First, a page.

After the show, both Mike and I were busy with our respective cd tables, and by the time I had finished packing everything up, and had changed back into my street clothes, Mike was gone. Betse called my cell phone, and asked if I wanted to grab something to eat. Since I was starving, I agreed. As we walked up the street, I saw Mike heading into a pizza restaurant with two members of a bluegrass band that had also appeared on the TV show that night. There really wasn't much else open at that hour, and the possibility that I might actually get to pay my respects to Mr. Seeger was too tempting, so we followed him inside, and selected a booth just behind where Mike and the bluegrass guys were sitting. Then Ike and Nate called, wondering where we had gone to. Betse gave them directions. The walls of the booth were quite high, and with Ike and Nate now adding to the volume, I wasn't able to hear what was being said in the booth behind. I imagined the pearls of wisdom that Mike was bestowing to his captive audience in the booth- the history, the music, the stories... Ok, I'll admit it, I was jealous. I wanted to switch booths so badly, but ultimately, I was too cowardly to make a move.

Food was served, and eaten, and we were informed that soon, the restaurant would be closing. I could hear Mike and the bluegrass guys settling their bill with the waitress, and hurried to pay ours as well. This was to be my only chance, and I didn't want to miss it. Betse and I followed Mike outside the restaurant, and I made my decisive move. "Mr. Seeger," I said as he walked down the stairs. He turned and gave me a friendly grin. Then it began, "I just wanted to tell you how much your music has always meant to me, " I blurted out. "I don't think I would be playing this music if it hadn't been for you." The embarrassing gush continued, "I just wanted you to know how much it meant to me for us to share the stage tonight." By the way Mike looked at me, you would have thought that I had just spoken to him in Swahili. His eyes darted away. He turned toward Betse and he said, "I like some of them fiddle tunes you played tonight!" Betse was taken aback. "What was the name of that one...something about a mule jumping?" And just as soon as it started, it was over. Mike was no more interested in my praise than he would have been in a tin of moldering tobacco. It was all about the music to him. And I felt bad about it too- immediately. There was so much more I could have said. I wanted to ask him about "Buck Creek Girls"- an old tune his band had recorded back in the mid 60's. I wanted to ask him about Sara and Mother Maybelle Carter. I wanted to know what it was like to hear Roscoe Holcomb singing in the same room as him. These were things I had wanted to ask him for years. I would not get another chance. As we stood on that sidewalk watching Mike walk back to his hotel, Betse tried to console me, "That was nice what you said." But it was too late. I had blown it and I knew it.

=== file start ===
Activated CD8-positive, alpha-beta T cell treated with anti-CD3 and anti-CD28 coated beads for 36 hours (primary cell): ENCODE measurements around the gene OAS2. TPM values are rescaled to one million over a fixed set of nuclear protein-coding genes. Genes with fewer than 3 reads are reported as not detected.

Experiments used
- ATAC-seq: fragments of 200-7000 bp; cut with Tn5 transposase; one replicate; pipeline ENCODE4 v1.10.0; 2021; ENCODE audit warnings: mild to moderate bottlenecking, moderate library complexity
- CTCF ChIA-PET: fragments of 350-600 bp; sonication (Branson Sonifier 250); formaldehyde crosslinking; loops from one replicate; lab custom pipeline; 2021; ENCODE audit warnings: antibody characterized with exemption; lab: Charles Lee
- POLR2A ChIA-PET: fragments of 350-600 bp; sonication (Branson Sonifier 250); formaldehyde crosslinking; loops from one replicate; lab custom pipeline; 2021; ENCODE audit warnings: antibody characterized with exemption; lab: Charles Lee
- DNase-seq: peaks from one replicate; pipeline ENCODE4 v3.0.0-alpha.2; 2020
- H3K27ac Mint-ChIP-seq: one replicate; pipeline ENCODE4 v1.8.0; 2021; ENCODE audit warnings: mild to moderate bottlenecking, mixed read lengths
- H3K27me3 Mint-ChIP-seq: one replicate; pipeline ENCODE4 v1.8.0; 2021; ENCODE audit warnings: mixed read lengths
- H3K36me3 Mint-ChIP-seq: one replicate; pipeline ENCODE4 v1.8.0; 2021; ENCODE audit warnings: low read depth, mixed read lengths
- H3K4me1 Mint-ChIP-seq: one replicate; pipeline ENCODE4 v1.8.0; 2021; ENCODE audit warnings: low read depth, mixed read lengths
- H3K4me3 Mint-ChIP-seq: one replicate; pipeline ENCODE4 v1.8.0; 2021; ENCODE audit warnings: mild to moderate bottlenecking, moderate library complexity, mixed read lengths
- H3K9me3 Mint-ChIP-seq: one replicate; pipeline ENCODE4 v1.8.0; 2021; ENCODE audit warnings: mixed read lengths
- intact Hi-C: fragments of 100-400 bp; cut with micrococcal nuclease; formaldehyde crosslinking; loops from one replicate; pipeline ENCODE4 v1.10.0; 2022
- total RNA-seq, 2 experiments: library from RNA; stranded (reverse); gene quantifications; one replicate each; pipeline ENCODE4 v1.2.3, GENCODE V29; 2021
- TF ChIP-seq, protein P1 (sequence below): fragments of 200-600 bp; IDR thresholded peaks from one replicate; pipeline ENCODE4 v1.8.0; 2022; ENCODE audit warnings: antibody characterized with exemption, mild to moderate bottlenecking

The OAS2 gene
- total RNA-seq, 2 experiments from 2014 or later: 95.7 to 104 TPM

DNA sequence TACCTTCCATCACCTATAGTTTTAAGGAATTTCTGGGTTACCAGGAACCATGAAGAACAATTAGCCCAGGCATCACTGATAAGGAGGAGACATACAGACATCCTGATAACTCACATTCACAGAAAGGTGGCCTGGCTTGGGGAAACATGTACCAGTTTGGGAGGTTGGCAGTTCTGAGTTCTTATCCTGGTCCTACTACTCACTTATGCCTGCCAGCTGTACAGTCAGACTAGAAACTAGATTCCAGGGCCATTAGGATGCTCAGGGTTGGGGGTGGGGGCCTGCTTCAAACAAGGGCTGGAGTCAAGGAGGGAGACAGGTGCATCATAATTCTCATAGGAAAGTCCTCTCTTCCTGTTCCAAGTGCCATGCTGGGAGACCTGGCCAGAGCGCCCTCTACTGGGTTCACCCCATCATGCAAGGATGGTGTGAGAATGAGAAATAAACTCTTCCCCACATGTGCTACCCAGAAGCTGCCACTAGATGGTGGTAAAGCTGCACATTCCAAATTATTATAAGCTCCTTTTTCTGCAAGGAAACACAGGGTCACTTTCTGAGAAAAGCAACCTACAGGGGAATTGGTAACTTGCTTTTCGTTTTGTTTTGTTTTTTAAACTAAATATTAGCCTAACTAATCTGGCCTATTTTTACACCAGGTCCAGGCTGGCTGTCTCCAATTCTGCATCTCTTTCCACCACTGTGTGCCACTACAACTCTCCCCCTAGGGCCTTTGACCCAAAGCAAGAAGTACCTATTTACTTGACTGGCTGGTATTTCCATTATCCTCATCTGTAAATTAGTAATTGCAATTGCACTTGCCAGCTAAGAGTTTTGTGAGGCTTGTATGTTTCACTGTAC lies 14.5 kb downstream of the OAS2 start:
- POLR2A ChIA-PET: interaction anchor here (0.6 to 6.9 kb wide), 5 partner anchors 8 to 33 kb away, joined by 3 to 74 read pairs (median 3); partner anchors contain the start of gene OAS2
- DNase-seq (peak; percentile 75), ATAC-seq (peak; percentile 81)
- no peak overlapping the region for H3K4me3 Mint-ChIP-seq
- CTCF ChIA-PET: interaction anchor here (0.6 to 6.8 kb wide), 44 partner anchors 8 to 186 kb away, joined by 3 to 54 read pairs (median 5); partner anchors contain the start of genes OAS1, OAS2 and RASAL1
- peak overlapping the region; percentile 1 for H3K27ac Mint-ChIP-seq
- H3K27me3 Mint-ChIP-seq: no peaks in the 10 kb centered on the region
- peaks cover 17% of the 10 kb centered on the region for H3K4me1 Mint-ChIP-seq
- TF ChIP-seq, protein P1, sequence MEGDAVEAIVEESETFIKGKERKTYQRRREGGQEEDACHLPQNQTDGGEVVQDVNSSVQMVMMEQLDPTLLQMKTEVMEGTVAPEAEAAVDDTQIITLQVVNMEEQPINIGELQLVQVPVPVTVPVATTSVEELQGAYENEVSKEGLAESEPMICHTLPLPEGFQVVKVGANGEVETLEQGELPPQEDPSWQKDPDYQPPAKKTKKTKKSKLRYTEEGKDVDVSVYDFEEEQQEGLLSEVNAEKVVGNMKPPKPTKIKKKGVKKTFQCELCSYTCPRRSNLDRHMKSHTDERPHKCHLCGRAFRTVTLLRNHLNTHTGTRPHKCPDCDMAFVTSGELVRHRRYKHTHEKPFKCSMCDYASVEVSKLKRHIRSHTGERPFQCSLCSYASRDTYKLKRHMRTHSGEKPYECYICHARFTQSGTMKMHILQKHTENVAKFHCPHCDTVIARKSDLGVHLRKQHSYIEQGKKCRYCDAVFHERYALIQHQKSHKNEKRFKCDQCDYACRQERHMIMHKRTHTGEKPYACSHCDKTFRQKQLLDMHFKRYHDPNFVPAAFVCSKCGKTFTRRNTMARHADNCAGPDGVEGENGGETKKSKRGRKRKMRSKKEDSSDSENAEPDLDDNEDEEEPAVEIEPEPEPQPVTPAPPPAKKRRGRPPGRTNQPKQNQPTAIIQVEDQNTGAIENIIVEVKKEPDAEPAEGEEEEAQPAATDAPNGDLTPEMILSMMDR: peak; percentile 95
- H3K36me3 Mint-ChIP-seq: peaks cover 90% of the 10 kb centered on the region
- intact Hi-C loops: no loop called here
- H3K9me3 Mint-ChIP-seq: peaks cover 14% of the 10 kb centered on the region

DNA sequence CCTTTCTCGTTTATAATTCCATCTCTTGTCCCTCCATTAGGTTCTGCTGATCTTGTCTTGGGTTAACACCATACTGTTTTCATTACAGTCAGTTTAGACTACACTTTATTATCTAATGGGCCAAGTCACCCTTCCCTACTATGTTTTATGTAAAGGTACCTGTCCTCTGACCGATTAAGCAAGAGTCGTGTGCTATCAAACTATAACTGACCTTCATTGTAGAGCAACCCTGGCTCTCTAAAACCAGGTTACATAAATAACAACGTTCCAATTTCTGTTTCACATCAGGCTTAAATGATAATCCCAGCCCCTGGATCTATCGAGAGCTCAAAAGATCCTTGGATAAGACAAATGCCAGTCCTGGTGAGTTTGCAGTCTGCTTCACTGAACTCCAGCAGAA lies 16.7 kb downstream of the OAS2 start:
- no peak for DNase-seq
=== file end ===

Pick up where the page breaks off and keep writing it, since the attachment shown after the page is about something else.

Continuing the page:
But now that Mike Seeger is gone, I don't feel quite so stupid for gushing. In my own silly way, I was able to tell him that his music was important to me, regardless of whether he really felt like listening at the time. I take consolation that I at least I took the initiative to say what I said, and that I meant it too- with all my heart.

So cheers to the life of Mike Seeger. In a time where words like "Maverick" are hurled about by politicians like so much loose change, I contend that he was a mountain of a man. His impact on me remains, and I will miss him greatly.